The Frampton Brothers don’t mean anything by the smart-aleck name: the Pittsburgh quartet’s goodnatured roots pop doesn’t betray a trace of voice-tube guitar or ’70s nostalgia. Singer/guitarist/journalist Ed Masley, whose bratty punk warble suggests Gordon Gano after successful therapy, is a skilled, unpretentious songwriter with a battered post-adolescent outlook but a resilient spirit. (There’s a graduate thesis to be written on the relationship between chronic romantic disappointment and consistent melodic genius…) On I Am Curious (George), produced by former Scruffy the Cat frontman Charlie Chesterman, he complains mildly about the “Big Stoopid World,” notes that “She Won’t Talk to Me” and promises “to find my place in the sand.” He and Sean Lally pour sprightly guitar all over the modest and engaging record, giving an instrumental shoutout to “Leonard Zelig,” covering Peter Holsapple’s indignant “Why’d You Sleep With My Girlfriend?” and wondering about the personal relevance of what “Brian Wilson Said.” Best rhyme: “Lyin’ in his bed with an 8- track cartridge / Dreamin’ of the secret life of Keith Partridge.”
Don’t Fall Asleep, also mainly produced by Chesterman, is a bit tougher in its rock resolve (the addition of garagey organ contributes to the revised feel), but that doesn’t undercut the sharp wit of Masley’s culture-maven commentary in “Like an Oliver Stone” (“you took the ’60s and you made ’em your own”) or the winsome charm of “I’m in Love With the Label Rep” and “(I Wanna Be Your) Furniture.” Meanwhile, “You Didn’t Have to Listen,” a plea for teen rejection of parental bigotry, reveals reassuring real-world awareness.
With no significant diminution in appeal, the six-song Frampton Brothers Hate You finds the group, rocking harder and faster than ever, in the throes of losing its sense of humor, replacing bemused observation with sardonic disillusion going on unreserved anger: “Overly Optimistic Blues” (“there’s no happy ending in sight”), “Touch of Shit” (“you can save your happy endings”), “Ain’t No Parade” (“I guess if it’s not raining, darling, ain’t no parade”). Young Fresh Fellow Scott McCaughey shares credit for recording and mixing with producer Conrad Uno and plays on one (unspecified) track.
Produced by Uno in Seattle (“42 hrs from Pittsburgh with us at the wheel”), the Framptons institutionalize their despair on File Under F (for Failure) but retain a sense of indignant amusement and ironic wit about the futility of it all. (Actually, on balance, the album is not as downhearted as the title promises.) “The Beginning of the End of the Fun Years,” “My Little Sense of Doom,” “Budge” and the title track mine frustration and pessimism with stirring rock guitars and a minimum of loser self-pity; on the other hand, “Drag,” “Fucked” and “Shit-Colored Glasses” turn the loathing outward. Masley’s day job as the Pittsburgh paper’s music critic meet his fanboy sensibilities to fun insider effect in “Dressing Room” and “She’s Reading All the Wrong Fanzines (Again).” All buoyed by music that is diverse, tuneful and catchy (don’t miss “Evil Twin” and the country-western “Drunk”), File Under F proves that failure is a perfectly valid option.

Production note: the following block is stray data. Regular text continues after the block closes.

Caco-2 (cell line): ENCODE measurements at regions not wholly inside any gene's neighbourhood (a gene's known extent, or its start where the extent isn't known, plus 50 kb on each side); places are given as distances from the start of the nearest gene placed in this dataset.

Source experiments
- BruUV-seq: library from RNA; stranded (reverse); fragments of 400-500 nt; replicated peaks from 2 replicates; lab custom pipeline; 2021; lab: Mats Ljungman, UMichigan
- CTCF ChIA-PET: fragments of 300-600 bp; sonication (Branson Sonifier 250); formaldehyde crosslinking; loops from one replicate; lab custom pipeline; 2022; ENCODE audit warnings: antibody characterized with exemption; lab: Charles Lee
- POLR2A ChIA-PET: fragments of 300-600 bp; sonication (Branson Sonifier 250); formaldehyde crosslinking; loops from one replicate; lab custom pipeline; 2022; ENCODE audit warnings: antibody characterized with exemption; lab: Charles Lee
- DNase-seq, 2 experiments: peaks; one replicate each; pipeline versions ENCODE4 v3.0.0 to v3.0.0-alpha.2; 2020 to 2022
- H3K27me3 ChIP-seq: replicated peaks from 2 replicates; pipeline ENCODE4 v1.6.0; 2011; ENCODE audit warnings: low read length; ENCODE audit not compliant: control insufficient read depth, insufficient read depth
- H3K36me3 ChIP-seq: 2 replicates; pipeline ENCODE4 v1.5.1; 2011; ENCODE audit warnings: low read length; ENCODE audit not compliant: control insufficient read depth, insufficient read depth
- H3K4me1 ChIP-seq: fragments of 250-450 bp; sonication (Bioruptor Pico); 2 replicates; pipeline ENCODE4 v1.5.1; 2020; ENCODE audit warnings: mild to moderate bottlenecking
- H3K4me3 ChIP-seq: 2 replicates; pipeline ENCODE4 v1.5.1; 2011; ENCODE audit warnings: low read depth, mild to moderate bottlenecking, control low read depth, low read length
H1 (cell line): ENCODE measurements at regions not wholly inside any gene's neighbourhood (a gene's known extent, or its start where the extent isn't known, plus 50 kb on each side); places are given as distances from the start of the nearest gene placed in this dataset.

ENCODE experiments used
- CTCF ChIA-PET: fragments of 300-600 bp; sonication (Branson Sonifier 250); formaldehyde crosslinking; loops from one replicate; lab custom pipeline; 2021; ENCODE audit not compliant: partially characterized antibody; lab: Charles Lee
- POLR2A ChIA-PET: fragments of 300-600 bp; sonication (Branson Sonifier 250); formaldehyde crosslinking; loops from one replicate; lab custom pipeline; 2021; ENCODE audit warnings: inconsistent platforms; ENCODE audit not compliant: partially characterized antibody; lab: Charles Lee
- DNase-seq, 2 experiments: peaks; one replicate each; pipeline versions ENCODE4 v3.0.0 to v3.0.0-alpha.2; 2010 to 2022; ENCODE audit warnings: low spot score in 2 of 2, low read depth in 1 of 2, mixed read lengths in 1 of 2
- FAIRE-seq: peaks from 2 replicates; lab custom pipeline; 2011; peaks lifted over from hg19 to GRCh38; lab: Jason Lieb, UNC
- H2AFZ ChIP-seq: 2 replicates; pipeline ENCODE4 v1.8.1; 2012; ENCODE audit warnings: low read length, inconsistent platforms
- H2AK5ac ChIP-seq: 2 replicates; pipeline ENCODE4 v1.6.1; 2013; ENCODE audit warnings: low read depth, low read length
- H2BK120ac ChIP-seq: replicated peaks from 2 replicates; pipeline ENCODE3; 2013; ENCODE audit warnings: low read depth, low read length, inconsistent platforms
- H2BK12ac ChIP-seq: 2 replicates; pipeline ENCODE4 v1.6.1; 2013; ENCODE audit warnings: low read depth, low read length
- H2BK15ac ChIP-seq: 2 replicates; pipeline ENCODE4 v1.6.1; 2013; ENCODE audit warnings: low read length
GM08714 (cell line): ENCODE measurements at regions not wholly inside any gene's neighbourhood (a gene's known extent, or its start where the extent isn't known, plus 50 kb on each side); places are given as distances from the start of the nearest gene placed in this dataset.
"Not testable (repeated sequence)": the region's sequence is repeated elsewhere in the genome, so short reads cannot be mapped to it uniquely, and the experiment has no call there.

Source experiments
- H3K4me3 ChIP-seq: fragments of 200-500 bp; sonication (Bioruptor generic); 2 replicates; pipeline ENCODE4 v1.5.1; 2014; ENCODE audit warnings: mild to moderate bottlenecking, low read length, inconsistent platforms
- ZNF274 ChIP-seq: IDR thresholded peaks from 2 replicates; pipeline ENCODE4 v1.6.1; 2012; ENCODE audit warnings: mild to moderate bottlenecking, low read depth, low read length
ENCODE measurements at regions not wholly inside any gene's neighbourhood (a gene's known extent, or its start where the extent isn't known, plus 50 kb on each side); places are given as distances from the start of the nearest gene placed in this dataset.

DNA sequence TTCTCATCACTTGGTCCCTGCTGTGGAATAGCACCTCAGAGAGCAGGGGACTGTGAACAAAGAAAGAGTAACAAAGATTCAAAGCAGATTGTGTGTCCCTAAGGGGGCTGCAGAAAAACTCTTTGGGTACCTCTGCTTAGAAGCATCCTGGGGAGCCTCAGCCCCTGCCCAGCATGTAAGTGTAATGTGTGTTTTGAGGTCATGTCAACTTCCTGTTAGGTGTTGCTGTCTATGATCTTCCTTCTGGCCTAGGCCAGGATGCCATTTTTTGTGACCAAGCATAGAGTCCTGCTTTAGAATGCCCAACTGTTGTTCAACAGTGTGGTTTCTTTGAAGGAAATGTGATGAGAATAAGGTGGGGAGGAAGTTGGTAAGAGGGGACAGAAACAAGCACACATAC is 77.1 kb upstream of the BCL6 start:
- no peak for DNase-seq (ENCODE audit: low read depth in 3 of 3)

After that, the Framptons talked themselves from underdoggery into permanent submission. With no appreciable improvement in his half-empty worldview, Masley applied his superlative power pop instincts into a fine new loserpop band, the Breakup Society. Loud, sweet and pungently memorable (reminiscent, as few recent bands have been, of Let’s Active), James at 35 begins with an iconic blast of cultural genius, “Robin Zander,” a roaring catchy rush in which Masley wonders — in the form of an open letter — why every girl he ever had a crush on had an even bigger thing for the handsome Cheap Trick singer. The rest of the album, which has former Frambro Lally on lead guitar, is equally winsome and personal, whether namechecking another world-famous star (“The New Ronnie Spector”) or a local attraction (“Corn Palace”), recalling academic frustrations (“Introduction to Girls”) or dissecting a more intimate exchange (“She’s Using Words Like Hurt Again” and “Favorite Shorts”). “She Doesn’t Know She’s Not Supposed to Like Me Yet” (which alludes melodically to both Blondie and the Beatles) is indicative of the lengths to which our hero is willing to go to avoid (over)confidence; fortunately, the full-throated guitar pop buoys and boosts the lyrics, so what could easily seem dispirited and self-pitying comes off wry and resilient. In one of the cutest liner notes seen in some time, a plug for E-mailing the band mentions “romantic advice (for us, not you).”
Taking an unspoken cue from Bob Dylan (“…cares not to come up any higher / But rather get you down in the hole / That he’s in”), Masley levels the playing field on Nobody Likes a Winner, an ode to the idea that if he can’t be happy or successful, then why should any one else entertain such absurd ambitions? A glorious hail of conviction, wit and energy, the album acknowledges futility on all fronts (“The World Will Change Our Love,” “Lower Expectations,” “How Failure Saved Me From Myself”) but doesn’t take a solo fall this time. The title song is absolutely delicious, warning against the ambition and success that leaves people behind (“You never shoulda gotten so much better than the way you were”). “I Didn’t Mean to Wreck Your Day” likewise shares the blame, “This Little Tragedy” actually shrinks, rather than magnifies, a problem. Throughout, the quartet plays with loose-limbed but road-tightened precision, ably documented by producer/multi-instrumentalist Bob Hoag. McCaughey is on hand again (he sings lead on “By a Thread”), and Ward Dotson of the Pontiac Brothers adds background vocals as well. Not to jinx it or anything, but Nobody Likes a Winner is one. Highly recommended to fans of the now-defunct Bigger Lovers.